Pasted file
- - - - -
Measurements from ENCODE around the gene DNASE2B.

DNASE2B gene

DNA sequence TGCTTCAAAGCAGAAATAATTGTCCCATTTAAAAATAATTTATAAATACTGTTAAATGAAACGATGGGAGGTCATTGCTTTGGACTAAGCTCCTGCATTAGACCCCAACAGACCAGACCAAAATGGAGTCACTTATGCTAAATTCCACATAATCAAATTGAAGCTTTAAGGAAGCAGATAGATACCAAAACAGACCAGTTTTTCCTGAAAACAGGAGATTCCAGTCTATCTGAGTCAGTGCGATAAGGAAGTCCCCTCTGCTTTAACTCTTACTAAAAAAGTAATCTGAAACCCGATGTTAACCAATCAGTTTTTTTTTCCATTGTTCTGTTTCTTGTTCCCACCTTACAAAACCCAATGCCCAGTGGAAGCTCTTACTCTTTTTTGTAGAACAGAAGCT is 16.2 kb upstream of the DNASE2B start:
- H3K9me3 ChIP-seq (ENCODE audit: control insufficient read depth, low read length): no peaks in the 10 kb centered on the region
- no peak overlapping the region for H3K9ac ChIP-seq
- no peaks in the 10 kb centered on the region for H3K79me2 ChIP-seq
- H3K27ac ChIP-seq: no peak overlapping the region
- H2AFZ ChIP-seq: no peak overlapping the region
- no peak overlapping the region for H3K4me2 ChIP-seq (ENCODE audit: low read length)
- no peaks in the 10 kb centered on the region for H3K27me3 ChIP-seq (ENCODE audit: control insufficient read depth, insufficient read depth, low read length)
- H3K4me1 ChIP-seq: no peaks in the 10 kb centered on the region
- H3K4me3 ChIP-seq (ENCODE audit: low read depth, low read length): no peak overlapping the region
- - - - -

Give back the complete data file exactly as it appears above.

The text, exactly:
Measurements from ENCODE around the gene DNASE2B.

DNASE2B gene

DNA sequence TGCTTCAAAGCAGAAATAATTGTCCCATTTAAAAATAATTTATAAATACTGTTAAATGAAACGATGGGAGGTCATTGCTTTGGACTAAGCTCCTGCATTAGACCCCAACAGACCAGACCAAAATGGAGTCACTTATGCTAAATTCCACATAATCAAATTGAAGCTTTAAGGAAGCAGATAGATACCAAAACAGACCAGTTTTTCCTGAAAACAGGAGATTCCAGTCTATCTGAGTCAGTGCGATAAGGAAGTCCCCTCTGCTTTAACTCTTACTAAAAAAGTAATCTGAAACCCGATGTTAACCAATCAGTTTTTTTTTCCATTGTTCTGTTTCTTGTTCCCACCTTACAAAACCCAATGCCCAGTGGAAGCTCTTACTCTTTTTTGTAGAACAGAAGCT is 16.2 kb upstream of the DNASE2B start:
- H3K9me3 ChIP-seq (ENCODE audit: control insufficient read depth, low read length): no peaks in the 10 kb centered on the region
- no peak overlapping the region for H3K9ac ChIP-seq
- no peaks in the 10 kb centered on the region for H3K79me2 ChIP-seq
- H3K27ac ChIP-seq: no peak overlapping the region
- H2AFZ ChIP-seq: no peak overlapping the region
- no peak overlapping the region for H3K4me2 ChIP-seq (ENCODE audit: low read length)
- no peaks in the 10 kb centered on the region for H3K27me3 ChIP-seq (ENCODE audit: control insufficient read depth, insufficient read depth, low read length)
- H3K4me1 ChIP-seq: no peaks in the 10 kb centered on the region
- H3K4me3 ChIP-seq (ENCODE audit: low read depth, low read length): no peak overlapping the region